"The only time Mom talked about it was when I was going to see the FBI," McCullough insisted. "She was crying. I said, 'Don't worry Mom, I'll be cleared.'"
He refused to acknowledge that his mother would say on her deathbed that he killed Maria. "That's a lie! My mother loved me," he protested. "She would never say that."
Ciesynski showed him an unused, military-issued train ticket investigators received from an old girlfriend and pressed him on how he'd gotten around on December 3.
He was at a recruiting station in Chicago the morning of Maria's kidnapping, but his whereabouts between noon and 7:15 p.m. could not be independently verified. If he hadn't taken the train to Chicago, as he'd originally told the FBI, he must have driven his car there, the cops believed. And if that was the case, he could have driven back to Sycamore. He could have been there during the period the cops now suspected Maria was snatched.
McCullough couldn't really explain. Maybe he hitchhiked, he said.
Finally, Ciesynski showed him the lineup photos, laying copies down on the table like playing cards. In the No. 4 spot was the photo of him that Maria's friend Kathy had identified. McCullough avoided looking at it.
"I don't know what you're talking about," he said.
The detective pressed on. "There's no doubt in my mind that you were the person who was there. I'm not saying that you went and killed her. You were there at this time."
McCullough pushed back. "This was two blocks away from my house. Everybody in the neighborhood knew me."
He grew edgy when he was asked whether he ever handled Maria's clothes or touched any of her things. He placed a chair as a barricade between himself and the detective, who decided that it was a good time to leave the suspect alone with his thoughts.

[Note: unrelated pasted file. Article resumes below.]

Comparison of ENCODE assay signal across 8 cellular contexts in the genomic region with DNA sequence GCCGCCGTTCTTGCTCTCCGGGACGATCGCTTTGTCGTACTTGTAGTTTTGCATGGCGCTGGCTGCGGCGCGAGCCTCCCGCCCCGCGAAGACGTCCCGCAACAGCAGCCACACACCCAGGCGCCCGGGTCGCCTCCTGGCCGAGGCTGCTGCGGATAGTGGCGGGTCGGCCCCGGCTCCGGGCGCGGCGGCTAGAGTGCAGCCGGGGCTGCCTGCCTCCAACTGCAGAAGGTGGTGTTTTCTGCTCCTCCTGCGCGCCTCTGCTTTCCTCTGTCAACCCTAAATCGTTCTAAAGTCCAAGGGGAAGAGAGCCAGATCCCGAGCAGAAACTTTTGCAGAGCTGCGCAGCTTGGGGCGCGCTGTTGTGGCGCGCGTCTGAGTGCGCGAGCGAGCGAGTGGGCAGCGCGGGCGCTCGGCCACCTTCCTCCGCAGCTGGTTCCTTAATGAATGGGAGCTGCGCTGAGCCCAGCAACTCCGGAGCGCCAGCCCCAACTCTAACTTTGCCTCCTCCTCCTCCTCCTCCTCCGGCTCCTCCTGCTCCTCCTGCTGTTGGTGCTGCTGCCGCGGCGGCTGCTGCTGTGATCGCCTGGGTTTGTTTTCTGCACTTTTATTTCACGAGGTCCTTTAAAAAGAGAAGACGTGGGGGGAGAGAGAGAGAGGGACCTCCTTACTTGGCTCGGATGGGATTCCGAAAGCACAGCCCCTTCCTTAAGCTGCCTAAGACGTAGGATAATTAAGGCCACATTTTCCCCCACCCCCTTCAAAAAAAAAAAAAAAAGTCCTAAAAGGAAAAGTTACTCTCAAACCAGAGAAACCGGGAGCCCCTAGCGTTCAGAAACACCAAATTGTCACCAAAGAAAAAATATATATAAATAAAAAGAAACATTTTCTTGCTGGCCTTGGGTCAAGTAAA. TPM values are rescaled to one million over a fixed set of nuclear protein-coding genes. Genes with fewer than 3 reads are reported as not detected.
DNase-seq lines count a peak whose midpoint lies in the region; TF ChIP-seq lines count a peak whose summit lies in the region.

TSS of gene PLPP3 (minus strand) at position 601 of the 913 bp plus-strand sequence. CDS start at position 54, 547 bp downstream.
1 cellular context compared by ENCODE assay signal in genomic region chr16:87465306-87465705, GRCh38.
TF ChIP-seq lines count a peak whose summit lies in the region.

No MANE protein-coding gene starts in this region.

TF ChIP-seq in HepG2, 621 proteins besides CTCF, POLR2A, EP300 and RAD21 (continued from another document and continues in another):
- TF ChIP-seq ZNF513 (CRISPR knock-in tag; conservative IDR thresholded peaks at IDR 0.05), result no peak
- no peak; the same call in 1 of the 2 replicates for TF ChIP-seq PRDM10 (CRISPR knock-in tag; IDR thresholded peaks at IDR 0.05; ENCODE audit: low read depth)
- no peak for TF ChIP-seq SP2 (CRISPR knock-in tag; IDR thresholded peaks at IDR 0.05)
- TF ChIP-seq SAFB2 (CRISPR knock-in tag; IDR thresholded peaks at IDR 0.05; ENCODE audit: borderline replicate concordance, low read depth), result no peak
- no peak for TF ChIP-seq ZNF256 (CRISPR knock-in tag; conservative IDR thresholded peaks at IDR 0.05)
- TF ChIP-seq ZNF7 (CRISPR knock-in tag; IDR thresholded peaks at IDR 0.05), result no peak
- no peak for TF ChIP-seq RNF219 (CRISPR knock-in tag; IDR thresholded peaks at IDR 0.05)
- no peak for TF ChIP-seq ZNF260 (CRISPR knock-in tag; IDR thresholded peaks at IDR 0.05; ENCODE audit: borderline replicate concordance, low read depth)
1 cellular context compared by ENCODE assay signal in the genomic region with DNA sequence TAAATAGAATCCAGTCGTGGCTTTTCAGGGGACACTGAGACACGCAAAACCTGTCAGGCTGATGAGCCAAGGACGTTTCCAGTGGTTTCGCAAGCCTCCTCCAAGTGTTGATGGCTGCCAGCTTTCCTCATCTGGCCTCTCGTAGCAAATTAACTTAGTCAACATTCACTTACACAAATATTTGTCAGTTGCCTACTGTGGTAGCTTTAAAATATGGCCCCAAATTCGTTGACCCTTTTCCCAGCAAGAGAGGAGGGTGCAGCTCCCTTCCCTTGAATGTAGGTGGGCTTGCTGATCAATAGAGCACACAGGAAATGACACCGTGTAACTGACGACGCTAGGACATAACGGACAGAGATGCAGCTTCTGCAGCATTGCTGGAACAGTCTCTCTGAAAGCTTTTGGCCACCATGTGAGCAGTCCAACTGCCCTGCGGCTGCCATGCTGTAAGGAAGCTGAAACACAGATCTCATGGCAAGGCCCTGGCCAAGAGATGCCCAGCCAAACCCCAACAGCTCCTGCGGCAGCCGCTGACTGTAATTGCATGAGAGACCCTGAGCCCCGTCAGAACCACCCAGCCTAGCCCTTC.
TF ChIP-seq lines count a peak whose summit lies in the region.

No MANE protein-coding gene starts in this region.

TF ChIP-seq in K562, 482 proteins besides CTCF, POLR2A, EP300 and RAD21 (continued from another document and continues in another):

With the cops out of the room, McCullough touched his toes, stretched and pushed the photo of himself away, sliding it across the table. He sighed and studied his image in the reflective glass of a one-way window. He looked at the photo again, and back at his reflection. Then he studied the photo some more.
As the clock struck midnight, he leaned back in his chair, pursed his lips and made a raspberry sound. He said, to no one in particular, "Not a very good picture." He looked at it again, leaned back and let out a long, loud belch.
"OK, that's me," he conceded when Ciesynski returned a few minutes later.
"This is a very poor picture. I didn't even recognize myself." He said that the boy in the photo looked "too effeminate."
He was shown the full photograph, taken on a date with a girlfriend, Jan Edwards, on June 22, 1957. "I was in love with that woman for so many years," he said. "She didn't even know it. Thanks for showing me this. It brings back wonderful memories."
"Remember what she knew you as?" Ciesynski asked. "She knows you as Johnny."
It went downhill from there.
"I didn't do it," he asserted.
"Who did it?" Ciesynski pressed.
"I have no idea."
Some eight hours had passed since McCullough was asked to take a ride downtown.
"You do realize that you are under arrest," the cop finally said, bringing out his handcuffs.
"We're done. We're done. Where's my lawyer?" McCullough said.
At 3 a.m., the cops called Clay Campbell, the top prosecutor in DeKalb County, Illinois. The Seattle cops transmitted a video copy of the interrogation.
"Clay, you've got to watch this," homicide cop Steiger told him.